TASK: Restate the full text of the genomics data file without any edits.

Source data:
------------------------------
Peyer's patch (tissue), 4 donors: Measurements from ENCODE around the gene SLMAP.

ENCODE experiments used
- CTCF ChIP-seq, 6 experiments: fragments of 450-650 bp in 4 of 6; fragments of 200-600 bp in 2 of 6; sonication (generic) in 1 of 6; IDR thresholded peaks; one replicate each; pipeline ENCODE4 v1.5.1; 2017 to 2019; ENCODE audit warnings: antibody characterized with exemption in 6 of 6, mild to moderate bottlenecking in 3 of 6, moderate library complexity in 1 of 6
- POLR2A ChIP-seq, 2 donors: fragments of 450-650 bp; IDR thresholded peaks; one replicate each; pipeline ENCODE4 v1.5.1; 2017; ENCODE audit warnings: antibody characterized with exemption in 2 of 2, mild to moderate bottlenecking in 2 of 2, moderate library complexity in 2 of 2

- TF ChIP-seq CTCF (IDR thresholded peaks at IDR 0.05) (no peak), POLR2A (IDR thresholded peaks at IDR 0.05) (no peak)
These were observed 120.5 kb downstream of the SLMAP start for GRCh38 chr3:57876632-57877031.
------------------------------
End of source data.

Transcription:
Peyer's patch (tissue), 4 donors: Measurements from ENCODE around the gene SLMAP.

ENCODE experiments used
- CTCF ChIP-seq, 6 experiments: fragments of 450-650 bp in 4 of 6; fragments of 200-600 bp in 2 of 6; sonication (generic) in 1 of 6; IDR thresholded peaks; one replicate each; pipeline ENCODE4 v1.5.1; 2017 to 2019; ENCODE audit warnings: antibody characterized with exemption in 6 of 6, mild to moderate bottlenecking in 3 of 6, moderate library complexity in 1 of 6
- POLR2A ChIP-seq, 2 donors: fragments of 450-650 bp; IDR thresholded peaks; one replicate each; pipeline ENCODE4 v1.5.1; 2017; ENCODE audit warnings: antibody characterized with exemption in 2 of 2, mild to moderate bottlenecking in 2 of 2, moderate library complexity in 2 of 2

- TF ChIP-seq CTCF (IDR thresholded peaks at IDR 0.05) (no peak), POLR2A (IDR thresholded peaks at IDR 0.05) (no peak)
These were observed 120.5 kb downstream of the SLMAP start for GRCh38 chr3:57876632-57877031.